Respiratory disease accounts for 26% of all cattle deaths
Respiratory disease accounts for 26% of all deaths in beef and dairy cattle, the Department of Agriculture’s Laboratories Quarterly Surveillance Report has found.
The report refers to the third quarter of 2015 (July to September) which was characterised by a wetter than average July and August and a very dry, but cool, September.
The late summer months typically herald a reduction in carcass submissions to Department laboratories while animals are at pasture during July and August with an occasional rise in submissions of weanlings recorded, particularly with diagnoses of pneumonia, in September as the autumn sales begin.
The report found that the seasonal rise in respiratory disease submissions was not witnessed in this quarter which is probably, in part, due to the favourable weather conditions for stock at weaning this year.
Alimentary tract disease was diagnosed most frequently as the cause of death in all ages of cattle in the second quarter with respiratory disease considerably less frequently diagnosed.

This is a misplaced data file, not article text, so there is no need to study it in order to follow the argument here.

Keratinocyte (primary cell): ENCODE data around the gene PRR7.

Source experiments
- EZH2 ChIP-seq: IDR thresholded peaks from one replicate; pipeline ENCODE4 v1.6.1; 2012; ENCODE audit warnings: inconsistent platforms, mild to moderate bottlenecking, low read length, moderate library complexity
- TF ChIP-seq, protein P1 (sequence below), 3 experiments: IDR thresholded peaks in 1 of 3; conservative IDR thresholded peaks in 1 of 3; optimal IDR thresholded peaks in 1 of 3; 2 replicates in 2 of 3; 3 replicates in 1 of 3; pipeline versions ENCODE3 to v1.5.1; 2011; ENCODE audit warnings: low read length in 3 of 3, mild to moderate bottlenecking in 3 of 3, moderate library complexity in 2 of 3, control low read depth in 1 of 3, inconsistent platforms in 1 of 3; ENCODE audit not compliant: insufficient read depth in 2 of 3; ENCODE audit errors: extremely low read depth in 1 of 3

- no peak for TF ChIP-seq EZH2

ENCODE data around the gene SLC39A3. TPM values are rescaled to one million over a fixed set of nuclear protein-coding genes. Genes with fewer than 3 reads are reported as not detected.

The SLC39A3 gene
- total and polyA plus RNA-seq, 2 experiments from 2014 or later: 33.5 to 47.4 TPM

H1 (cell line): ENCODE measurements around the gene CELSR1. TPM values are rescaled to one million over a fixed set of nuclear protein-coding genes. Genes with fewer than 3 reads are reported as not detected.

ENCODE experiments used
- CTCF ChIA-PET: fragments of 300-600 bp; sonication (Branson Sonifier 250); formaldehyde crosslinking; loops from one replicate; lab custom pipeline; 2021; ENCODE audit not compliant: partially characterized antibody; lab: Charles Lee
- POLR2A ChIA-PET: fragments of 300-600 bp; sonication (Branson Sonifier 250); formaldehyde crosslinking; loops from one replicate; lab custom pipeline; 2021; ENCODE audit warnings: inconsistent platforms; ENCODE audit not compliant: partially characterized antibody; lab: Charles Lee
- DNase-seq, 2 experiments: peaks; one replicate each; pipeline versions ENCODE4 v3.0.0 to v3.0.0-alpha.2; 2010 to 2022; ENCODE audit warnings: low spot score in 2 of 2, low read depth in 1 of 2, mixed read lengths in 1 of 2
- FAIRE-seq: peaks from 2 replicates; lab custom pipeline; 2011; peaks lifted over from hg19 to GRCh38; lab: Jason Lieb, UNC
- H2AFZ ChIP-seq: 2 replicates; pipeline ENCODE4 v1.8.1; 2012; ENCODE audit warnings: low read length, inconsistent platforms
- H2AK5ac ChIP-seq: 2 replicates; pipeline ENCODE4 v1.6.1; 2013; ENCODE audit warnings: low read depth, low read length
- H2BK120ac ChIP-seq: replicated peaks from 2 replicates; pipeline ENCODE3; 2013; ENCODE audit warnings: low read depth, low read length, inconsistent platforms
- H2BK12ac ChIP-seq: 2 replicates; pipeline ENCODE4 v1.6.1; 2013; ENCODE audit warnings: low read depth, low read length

This quarter recorded a reversal of this trend with respiratory disease recorded moderately more frequently than alimentary tract disease.
The most common causes of death in cattle
Pneumonia was the most common cause of death in cattle of all ages in the third quarter, with 90 deaths.
Enteritis was the second most common cause of death in cattle with approximately 27 deaths, followed by poisoning with 17 deaths.
Blackleg was the next common cause (approximately 17 deaths), followed by septicaemia. A full list is available in the graph below:
In calves aged less than one month the most common cause of death was alimentary tract disease, accounting for almost 40% of all deaths in this category.
In calves aged greater than one month but less than three months 33% of calves in this category died from respiratory disease. This was closely followed by alimentary tract disease (almost 30%).